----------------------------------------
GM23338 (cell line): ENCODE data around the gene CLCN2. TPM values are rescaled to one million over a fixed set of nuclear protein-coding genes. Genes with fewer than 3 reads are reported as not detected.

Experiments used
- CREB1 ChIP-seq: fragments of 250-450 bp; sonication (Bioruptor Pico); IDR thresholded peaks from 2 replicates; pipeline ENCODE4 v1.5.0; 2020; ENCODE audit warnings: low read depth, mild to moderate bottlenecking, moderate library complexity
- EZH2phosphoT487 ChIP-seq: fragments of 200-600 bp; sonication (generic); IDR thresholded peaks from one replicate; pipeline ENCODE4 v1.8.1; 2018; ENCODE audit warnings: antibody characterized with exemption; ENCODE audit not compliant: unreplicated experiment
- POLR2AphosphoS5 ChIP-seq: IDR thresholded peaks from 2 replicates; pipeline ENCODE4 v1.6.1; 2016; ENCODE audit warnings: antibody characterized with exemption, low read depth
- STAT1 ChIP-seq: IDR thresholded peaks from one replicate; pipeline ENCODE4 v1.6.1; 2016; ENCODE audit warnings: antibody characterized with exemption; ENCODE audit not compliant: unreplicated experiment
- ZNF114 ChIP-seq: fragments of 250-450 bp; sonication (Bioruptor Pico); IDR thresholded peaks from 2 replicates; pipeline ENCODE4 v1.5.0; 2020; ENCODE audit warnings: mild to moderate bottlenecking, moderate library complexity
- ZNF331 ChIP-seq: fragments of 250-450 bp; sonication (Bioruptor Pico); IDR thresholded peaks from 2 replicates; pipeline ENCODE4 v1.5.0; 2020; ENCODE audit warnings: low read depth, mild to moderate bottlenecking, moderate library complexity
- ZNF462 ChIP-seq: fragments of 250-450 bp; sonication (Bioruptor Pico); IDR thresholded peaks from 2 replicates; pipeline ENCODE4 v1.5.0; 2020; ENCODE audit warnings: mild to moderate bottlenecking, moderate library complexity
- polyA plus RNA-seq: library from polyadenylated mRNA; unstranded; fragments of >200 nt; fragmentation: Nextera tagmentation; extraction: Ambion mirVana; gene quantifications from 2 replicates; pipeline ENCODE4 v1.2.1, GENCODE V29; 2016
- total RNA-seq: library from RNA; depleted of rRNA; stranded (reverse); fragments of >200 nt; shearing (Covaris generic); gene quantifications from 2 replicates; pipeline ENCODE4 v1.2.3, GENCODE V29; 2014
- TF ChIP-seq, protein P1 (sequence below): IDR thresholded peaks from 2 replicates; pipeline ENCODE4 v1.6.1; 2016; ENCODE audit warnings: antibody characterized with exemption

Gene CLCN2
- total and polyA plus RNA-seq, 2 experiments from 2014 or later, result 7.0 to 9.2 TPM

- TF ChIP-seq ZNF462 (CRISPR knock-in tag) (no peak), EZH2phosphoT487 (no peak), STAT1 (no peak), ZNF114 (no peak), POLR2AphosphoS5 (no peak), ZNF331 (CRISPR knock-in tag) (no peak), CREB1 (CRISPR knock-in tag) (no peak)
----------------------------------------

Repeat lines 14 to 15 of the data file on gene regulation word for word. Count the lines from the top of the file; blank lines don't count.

- total and polyA plus RNA-seq, 2 experiments from 2014 or later, result 7.0 to 9.2 TPM

- TF ChIP-seq ZNF462 (CRISPR knock-in tag) (no peak), EZH2phosphoT487 (no peak), STAT1 (no peak), ZNF114 (no peak), POLR2AphosphoS5 (no peak), ZNF331 (CRISPR knock-in tag) (no peak), CREB1 (CRISPR knock-in tag) (no peak)